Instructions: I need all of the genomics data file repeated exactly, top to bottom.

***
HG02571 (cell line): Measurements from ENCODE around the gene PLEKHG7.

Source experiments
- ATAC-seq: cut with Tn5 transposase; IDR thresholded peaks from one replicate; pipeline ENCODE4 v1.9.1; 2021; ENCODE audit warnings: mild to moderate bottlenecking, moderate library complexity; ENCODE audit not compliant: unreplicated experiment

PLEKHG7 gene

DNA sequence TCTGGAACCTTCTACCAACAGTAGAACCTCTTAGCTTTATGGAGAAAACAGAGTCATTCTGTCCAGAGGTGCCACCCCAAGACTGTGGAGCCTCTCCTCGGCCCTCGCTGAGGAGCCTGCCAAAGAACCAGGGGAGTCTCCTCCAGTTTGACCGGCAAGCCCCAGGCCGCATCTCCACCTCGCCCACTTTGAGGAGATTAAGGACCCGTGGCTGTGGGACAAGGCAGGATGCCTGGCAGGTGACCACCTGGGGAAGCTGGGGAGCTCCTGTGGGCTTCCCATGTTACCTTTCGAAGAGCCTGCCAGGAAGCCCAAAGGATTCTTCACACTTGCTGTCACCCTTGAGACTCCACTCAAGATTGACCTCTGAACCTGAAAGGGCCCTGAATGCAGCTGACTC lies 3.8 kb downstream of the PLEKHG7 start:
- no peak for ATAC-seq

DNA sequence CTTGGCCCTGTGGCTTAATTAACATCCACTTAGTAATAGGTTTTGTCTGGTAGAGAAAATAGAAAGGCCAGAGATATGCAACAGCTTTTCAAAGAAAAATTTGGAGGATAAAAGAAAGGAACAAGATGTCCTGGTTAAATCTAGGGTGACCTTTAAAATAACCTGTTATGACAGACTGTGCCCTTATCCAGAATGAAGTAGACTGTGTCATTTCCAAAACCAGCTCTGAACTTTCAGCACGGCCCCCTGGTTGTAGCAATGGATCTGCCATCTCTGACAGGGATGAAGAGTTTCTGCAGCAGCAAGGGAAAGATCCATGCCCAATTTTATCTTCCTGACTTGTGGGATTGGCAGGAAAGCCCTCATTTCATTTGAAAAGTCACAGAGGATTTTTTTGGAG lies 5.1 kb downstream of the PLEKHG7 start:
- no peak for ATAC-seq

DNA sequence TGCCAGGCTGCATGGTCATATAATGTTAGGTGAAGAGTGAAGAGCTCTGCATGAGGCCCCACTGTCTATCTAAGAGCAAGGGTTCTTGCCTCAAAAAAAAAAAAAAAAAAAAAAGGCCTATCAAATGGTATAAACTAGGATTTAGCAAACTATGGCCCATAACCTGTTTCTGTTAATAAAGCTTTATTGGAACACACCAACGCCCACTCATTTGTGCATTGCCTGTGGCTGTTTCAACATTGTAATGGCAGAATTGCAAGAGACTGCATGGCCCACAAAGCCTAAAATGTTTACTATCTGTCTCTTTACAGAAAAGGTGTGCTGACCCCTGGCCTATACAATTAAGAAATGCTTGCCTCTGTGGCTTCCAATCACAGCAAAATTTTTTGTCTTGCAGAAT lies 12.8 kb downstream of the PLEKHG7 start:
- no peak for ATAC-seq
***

HG02571 (cell line): Measurements from ENCODE around the gene PLEKHG7.

Source experiments
- ATAC-seq: cut with Tn5 transposase; IDR thresholded peaks from one replicate; pipeline ENCODE4 v1.9.1; 2021; ENCODE audit warnings: mild to moderate bottlenecking, moderate library complexity; ENCODE audit not compliant: unreplicated experiment

PLEKHG7 gene

DNA sequence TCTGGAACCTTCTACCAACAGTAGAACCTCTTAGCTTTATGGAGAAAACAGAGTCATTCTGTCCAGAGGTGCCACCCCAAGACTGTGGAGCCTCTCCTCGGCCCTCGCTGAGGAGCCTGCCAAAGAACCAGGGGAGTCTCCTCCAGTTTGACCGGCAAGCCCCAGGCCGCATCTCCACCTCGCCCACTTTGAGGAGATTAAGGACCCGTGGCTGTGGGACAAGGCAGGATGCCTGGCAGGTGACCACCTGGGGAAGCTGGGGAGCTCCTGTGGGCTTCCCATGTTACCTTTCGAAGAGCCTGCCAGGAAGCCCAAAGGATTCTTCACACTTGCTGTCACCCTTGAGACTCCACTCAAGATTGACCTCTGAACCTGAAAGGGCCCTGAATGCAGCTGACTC lies 3.8 kb downstream of the PLEKHG7 start:
- no peak for ATAC-seq

DNA sequence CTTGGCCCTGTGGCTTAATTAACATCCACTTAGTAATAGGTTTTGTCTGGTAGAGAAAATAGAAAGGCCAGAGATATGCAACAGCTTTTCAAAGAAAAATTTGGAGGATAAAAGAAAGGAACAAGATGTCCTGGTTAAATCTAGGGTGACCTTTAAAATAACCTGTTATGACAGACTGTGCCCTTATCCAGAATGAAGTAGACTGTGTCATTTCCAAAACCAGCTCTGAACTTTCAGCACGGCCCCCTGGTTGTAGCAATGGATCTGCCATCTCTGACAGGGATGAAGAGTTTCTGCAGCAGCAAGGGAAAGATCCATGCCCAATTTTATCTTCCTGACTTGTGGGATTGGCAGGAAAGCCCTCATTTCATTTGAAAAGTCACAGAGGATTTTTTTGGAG lies 5.1 kb downstream of the PLEKHG7 start:
- no peak for ATAC-seq

DNA sequence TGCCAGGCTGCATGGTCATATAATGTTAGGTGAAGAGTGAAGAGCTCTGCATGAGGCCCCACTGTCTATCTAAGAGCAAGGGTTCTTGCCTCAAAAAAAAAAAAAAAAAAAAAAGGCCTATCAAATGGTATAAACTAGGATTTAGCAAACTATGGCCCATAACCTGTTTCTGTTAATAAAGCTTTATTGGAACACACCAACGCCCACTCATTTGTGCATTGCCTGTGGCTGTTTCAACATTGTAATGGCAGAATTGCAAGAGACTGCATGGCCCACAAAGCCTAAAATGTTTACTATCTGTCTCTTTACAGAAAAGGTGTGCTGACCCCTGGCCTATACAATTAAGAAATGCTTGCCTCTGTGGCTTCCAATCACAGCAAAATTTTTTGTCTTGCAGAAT lies 12.8 kb downstream of the PLEKHG7 start:
- no peak for ATAC-seq